Tag Archives: Mark Cameron

“La Cage aux Folles [The Play]” at the Park Theatre

Jean Poiret’s French comedy of manners with a drag twist has never been translated into English before. That’s a surprise given its enormous stage success, along with the two films and hit musical it has spawned. Thankfully, director Jez Bond thought the lack a shame – I agree – and has recruited Simon Callow to produce a script that works a treat.

There are bold decisions behind the production, namely, to make the show gloriously old-fashioned. Time and place – the French Riviera in the early 1970s – are enforced; there’s even a reference to the UK joining the EU. As a result, there are plenty of attitudes that seem archaic. The play makes for an interesting history lesson, if you want one, just in case anyone forgets Drag can be political. And you might find the role of Jacob the servant (which Syrus Lowe tackles well) intriguing. If a lot of the gender politics is worlds away from being “woke”, maybe it’s best to just shrug and feel smug that things are better now.

There’s nothing serious about La Cage aux Folles. It only makes sense to judge it as silly and this is good nonsense. The plot is clear while crazy touches build well. The jokes are good, although in truth it’s the performers rather than the lines that get the laughs. No matter, it’s a fun evening and all the more credit to Bond and his cast.

La Cage aux Folles at the Park Theatre  By Jean Poiret. Photo by Mark Douet
Michael Matus and Paul Hunter

Paul Hunter and Michael Matus play the flamboyant couple, performer and owner of the titular nightclub, with assurance. Their insults and rows are enjoyable and both performers make the most of every moment. Arthur Hughes is good as their son, Laurent, whose future marriage drives the plot: it’s a tricky role that needs to introduce an amount of restraint to proceedings. There’s also strong support from Mark Cameron and Simon Hepworth.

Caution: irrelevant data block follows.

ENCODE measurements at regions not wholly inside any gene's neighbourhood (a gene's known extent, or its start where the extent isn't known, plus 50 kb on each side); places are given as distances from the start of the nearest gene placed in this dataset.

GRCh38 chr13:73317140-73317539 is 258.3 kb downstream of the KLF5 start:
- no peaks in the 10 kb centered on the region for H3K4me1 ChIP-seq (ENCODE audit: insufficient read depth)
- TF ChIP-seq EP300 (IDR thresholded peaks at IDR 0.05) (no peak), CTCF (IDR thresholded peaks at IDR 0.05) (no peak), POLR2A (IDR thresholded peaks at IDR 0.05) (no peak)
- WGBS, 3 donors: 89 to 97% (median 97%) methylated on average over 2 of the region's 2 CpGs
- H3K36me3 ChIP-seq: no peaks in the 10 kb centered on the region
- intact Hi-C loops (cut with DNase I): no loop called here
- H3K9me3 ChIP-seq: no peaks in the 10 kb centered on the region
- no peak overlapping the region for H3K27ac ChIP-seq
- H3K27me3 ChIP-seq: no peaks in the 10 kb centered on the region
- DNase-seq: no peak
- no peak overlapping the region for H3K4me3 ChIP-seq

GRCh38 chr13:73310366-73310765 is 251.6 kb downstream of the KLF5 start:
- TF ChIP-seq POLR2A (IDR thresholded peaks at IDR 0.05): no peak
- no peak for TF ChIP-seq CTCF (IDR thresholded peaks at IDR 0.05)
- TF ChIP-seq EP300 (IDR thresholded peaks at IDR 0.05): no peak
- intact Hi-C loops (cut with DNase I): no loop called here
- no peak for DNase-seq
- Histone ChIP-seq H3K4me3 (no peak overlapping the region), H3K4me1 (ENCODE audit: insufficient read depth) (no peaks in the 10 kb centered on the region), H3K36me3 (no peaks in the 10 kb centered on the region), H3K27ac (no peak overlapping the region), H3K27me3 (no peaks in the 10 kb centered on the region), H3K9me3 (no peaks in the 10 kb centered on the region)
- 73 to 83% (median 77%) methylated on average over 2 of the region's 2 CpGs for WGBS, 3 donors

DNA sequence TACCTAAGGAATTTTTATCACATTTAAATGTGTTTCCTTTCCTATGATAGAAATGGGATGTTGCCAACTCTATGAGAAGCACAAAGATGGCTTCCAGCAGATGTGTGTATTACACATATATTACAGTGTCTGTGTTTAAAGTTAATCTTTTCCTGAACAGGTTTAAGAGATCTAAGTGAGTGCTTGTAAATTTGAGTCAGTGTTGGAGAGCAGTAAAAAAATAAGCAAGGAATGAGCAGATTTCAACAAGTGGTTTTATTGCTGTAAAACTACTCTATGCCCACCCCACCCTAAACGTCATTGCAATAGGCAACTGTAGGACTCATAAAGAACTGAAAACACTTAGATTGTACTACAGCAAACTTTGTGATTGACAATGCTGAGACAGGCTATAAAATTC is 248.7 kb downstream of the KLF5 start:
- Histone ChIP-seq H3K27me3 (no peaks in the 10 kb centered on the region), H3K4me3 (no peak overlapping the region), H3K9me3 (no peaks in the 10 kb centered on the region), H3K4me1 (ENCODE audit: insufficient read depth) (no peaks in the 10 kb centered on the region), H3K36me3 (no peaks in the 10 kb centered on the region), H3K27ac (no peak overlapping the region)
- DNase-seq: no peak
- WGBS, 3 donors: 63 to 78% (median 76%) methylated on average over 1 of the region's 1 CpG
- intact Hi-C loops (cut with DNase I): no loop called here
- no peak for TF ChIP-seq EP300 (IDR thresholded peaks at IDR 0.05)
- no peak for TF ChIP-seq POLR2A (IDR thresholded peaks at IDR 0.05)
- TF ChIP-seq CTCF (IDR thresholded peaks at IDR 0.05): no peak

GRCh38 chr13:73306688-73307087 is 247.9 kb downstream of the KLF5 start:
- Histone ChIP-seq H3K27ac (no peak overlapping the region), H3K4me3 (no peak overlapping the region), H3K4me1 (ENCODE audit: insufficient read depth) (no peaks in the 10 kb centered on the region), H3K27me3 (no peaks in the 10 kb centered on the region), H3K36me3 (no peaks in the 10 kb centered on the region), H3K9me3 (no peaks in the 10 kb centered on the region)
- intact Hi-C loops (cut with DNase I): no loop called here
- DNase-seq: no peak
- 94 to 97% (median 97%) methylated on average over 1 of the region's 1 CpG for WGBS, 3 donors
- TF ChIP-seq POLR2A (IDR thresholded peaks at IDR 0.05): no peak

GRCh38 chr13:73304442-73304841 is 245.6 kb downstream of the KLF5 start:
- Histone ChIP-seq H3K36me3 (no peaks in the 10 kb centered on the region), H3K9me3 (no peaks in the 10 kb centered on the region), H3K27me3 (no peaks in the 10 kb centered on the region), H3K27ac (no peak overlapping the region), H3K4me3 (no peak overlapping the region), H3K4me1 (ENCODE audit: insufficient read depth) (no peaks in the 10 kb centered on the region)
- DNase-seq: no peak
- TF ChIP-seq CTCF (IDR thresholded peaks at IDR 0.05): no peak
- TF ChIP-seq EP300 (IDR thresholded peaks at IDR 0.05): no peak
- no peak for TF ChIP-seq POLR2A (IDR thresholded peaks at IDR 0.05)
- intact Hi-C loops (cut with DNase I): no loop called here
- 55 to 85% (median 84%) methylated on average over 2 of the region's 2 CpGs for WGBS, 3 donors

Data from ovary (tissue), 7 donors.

The fun doesn’t increase quite as much as you might hope. As our heroes meet their conservative future family, hosting them for a disastrous dinner party, the second act feels skimpy. Female characters get a raw deal. But Hunter and Matus keep up the energy with some quick transformations adding fun. Remarkably, the play manages to escape the shadow of its famous progeny to show itself as a fine farce in its own right.

Until 21 March 2020


Photos by Mark Douet

“Mathematics of the Heart” at Theatre 503

There’s a lot of common sense in Kefi Chadwick’s play The Mathematics of the Heart, now running at Theatre 503 in Battersea. Paul, a middle-aged maths professor, loves order and seeks to predict what will happen. Chadwick reminds us that the world isn’t like that.

Disrupted by his father’s death and the arrival of an odd bequest – a pre-packed sailing boat – Paul’s relationships with his new student, his errant brother and his long suffering fiancée come adrift. Fortunately, Chadwick and the cast are thoroughly in control.

Bella Heesom is arresting as the young student and Isabel Pollen gives a stunning performance as the fiancée constantly in waiting. Pollen’s character is a cold fish, which makes her well-observed and emotional performance all the more remarkable.

But the heart of the play is a fascinating sibling relationship. Mark Healy is terrific in the lead and Mark Cameron is given a superb role as his brother Chancer. The ego-driven, self-appointed moniker is indicative of this obnoxious but funny, free spirit (there’s a touch of Gloria Swanson about him – the many rock groups he has joined haven’t sacked him, “I always leave first!”). Chancer and Paul are diametrically opposed, artfully described as double pendulums: starting out together but now swinging at different velocities and, frighteningly for Paul, at unpredictable speeds.

Chadwick doesn’t plumb the depths of a connection between maths and art – for academic simply read emotionally dysfunctional. Director Donnacadh O’Briain provides a nice take on the mechanics of theatre, though, with the cast making open demands on the sound and lighting and some very sweet audience participation. It is a shame that O’Briain allows Theatre 503’s intimacy to become a problem, with far too much action occurring in the aisle. Take care to sit at the back and away from the steps as it would be a pity to miss anything about this well crafted, accessible and appealingly modest play.


Until 3 March 2012

Photo by Simon Kane

Written 10 February 2012 for The London Magazine